Scientist Says That Humans Are Almost Certainly Going Extinct
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A leading climate scientist believes that humanity’s days are numbered.
Although it may not come within our lifetime, barring some unforeseen event, the global population could begin to see the start of an inevitable decline almost as soon as the end of this century, argues palaeontologist and Nature editor Henry Gee.
In a new piece in Scientific American, Gee argues that a lack of genetic variation, falling birth rates, pollution, and stress caused by living in overcrowded cities are a recipe for disaster, and that humanity is fast approaching a point where even radical change will not be sufficient to halt our species’ rapid decline.
“I suspect that the human population is set not just for shrinkage but collapse – and soon,” he wrote.
“The most insidious threat to humankind is something called ‘extinction debt.'
“There comes a time in the progress of any species, even ones that seem to be thriving, when extinction will be inevitable, no matter what they might do to avert it.
“The species most at risk are those that dominate particular habitat patches at the expense of others, who tend to migrate elsewhere, and are therefore spread more thinly,” Gee posited. “Humans occupy more or less the whole planet, and with our sequestration of a large wedge of the productivity of this planetwide habitat patch, we are dominant within it.”
In other words – everyone has to pay the piper eventually, and humanity’s bad habits may catch up with us sooner than we think. Humans may already be a ‘dead species walking’ according to Gee, and instead of simply shrinking it’s actually much more likely that our society will completely implode instead and take all of us with it.
“The signs are already there for those willing to see them,” Gee wrote. “The real question is ‘How fast?'”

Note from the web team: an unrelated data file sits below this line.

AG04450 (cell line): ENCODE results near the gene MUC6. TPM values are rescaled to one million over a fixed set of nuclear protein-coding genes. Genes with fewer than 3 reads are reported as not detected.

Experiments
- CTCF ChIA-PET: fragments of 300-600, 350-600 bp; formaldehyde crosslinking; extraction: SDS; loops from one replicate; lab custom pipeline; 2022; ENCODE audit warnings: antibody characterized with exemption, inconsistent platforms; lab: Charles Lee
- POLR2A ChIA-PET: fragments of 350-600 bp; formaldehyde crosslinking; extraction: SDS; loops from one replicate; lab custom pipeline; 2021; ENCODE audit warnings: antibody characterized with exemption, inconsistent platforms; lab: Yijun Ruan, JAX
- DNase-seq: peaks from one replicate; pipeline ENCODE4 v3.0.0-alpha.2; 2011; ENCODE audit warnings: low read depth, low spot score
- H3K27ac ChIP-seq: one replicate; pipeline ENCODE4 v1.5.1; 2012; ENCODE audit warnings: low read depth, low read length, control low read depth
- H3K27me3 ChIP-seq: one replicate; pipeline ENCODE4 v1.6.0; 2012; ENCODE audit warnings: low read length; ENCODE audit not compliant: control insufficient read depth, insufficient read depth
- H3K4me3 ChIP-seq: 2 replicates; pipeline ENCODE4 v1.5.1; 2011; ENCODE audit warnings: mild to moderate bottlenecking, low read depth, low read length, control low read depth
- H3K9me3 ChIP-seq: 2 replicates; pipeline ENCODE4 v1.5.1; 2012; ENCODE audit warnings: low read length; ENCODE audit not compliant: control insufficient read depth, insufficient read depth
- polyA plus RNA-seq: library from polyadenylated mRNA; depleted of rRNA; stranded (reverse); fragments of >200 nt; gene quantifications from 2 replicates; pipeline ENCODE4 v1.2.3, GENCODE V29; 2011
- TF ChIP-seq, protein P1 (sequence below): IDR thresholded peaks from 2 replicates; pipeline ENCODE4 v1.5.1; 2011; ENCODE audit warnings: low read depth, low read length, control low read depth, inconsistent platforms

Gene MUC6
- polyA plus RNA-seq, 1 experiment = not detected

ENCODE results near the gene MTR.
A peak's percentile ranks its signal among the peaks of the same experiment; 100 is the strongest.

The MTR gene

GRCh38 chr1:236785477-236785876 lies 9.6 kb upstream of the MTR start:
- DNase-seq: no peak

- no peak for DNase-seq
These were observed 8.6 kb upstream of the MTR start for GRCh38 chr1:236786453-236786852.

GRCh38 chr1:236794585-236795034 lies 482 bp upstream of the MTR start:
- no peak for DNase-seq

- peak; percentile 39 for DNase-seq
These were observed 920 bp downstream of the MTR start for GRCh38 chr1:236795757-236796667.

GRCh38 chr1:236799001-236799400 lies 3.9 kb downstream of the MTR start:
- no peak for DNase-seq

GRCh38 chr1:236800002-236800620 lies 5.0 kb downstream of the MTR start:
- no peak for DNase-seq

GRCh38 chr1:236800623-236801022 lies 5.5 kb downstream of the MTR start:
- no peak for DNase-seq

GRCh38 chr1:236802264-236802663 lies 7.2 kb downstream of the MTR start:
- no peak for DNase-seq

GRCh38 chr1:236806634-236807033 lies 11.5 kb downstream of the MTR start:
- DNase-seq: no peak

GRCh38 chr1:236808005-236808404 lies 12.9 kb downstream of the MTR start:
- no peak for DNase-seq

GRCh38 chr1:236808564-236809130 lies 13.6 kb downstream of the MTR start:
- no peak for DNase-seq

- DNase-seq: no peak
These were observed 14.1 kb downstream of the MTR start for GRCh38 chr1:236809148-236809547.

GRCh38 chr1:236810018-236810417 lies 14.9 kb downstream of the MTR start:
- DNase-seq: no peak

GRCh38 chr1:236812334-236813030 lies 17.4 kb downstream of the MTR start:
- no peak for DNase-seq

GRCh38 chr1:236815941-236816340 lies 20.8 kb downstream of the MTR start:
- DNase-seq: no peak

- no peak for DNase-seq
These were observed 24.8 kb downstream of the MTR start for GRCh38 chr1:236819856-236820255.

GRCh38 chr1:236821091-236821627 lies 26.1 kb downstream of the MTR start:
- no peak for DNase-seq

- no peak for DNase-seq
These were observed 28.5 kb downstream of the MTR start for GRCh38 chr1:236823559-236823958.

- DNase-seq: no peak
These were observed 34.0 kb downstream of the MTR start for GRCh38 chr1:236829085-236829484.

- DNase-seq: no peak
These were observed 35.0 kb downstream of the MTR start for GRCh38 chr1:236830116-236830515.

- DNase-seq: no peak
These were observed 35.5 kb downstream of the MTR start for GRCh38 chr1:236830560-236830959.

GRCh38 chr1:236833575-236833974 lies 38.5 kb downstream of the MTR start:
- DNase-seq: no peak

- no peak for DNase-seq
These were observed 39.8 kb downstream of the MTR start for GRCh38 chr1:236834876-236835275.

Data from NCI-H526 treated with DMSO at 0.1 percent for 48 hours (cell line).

Of course, given recent events we may be lucky to even make it to the end of the century if geopolitical affairs continue to escalate out of our control.
"I suspect that the human population is set not just for shrinkage but collapse—and soon. " --Henry Gee in Opinion https://t.co/q3U0I64vEU— Scientific American (@sciam) November 30, 2021
In January 2022, the infamous ‘Doomsday Clock’, a symbol of how close humanity is to global extinction, was moved forward to ‘100 seconds to midnight’ – the closest it’s ever been to signalling the apocalypse. And in the wake of Russia’s invasion of Ukraine barely a month later, there have already been serious calls to move the clock forward even further still.
Whether it be climate change, nuclear war or a long, protracted decline, humanity seems to be slowly heading towards the end of its reign, as scientists predict we are on the verge of the planet’s sixth mass extinction event. But while this is obviously bad news for the human race, spare a thought for the octopi, who are hotly tipped to take over as the planet’s new dominant species once we’re gone.
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